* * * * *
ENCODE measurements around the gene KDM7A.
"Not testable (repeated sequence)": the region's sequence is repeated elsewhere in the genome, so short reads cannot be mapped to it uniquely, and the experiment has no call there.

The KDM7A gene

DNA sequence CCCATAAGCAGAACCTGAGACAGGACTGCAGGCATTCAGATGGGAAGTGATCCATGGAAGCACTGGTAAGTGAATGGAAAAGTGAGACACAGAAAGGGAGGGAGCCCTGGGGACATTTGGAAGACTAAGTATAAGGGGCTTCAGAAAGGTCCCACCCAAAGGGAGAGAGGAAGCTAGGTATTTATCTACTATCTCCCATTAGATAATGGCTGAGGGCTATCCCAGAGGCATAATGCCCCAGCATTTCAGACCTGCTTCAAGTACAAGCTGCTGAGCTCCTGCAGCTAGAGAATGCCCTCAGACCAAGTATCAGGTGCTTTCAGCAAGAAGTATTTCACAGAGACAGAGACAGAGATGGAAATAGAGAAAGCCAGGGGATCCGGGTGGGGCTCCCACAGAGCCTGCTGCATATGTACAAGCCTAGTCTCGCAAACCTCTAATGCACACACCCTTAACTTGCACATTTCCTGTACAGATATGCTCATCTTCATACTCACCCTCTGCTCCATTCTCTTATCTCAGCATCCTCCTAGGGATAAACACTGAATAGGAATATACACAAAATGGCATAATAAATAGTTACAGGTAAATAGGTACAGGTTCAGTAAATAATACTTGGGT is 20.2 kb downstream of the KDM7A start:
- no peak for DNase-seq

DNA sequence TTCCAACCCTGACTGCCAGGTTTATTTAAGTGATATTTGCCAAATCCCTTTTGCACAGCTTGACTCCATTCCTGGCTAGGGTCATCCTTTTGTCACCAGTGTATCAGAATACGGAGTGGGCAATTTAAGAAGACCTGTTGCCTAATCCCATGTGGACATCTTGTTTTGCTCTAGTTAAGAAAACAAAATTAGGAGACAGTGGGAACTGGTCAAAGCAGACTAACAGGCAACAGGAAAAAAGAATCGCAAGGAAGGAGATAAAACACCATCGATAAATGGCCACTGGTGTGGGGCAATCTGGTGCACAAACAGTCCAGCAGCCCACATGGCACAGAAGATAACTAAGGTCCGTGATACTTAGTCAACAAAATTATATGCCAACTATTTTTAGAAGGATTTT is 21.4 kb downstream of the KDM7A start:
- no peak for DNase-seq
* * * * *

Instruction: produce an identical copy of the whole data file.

ENCODE measurements around the gene KDM7A.
"Not testable (repeated sequence)": the region's sequence is repeated elsewhere in the genome, so short reads cannot be mapped to it uniquely, and the experiment has no call there.

The KDM7A gene

DNA sequence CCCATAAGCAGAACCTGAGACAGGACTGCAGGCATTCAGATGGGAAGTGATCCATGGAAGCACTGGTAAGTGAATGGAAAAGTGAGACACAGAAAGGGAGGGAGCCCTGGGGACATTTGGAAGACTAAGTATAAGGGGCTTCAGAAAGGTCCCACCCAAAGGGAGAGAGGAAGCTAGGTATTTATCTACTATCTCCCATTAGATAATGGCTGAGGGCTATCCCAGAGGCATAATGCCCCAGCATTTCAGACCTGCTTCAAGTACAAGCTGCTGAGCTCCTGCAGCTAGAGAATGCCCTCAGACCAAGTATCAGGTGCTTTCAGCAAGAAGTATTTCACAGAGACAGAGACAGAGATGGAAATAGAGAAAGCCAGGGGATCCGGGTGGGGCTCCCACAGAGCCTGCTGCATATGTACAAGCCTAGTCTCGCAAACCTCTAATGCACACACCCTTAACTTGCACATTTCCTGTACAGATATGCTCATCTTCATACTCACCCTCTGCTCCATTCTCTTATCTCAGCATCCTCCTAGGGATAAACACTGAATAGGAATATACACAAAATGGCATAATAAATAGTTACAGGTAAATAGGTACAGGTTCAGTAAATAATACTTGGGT is 20.2 kb downstream of the KDM7A start:
- no peak for DNase-seq

DNA sequence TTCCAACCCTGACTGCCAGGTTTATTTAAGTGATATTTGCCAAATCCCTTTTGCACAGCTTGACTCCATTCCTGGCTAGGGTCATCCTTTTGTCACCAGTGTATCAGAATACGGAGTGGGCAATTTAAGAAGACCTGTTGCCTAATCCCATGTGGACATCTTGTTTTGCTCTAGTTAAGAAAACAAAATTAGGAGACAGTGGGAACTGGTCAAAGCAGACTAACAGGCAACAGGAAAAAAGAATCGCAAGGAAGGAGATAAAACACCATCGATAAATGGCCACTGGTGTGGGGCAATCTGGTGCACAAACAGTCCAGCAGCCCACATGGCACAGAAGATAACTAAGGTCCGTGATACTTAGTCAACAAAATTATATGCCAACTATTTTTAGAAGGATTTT is 21.4 kb downstream of the KDM7A start:
- no peak for DNase-seq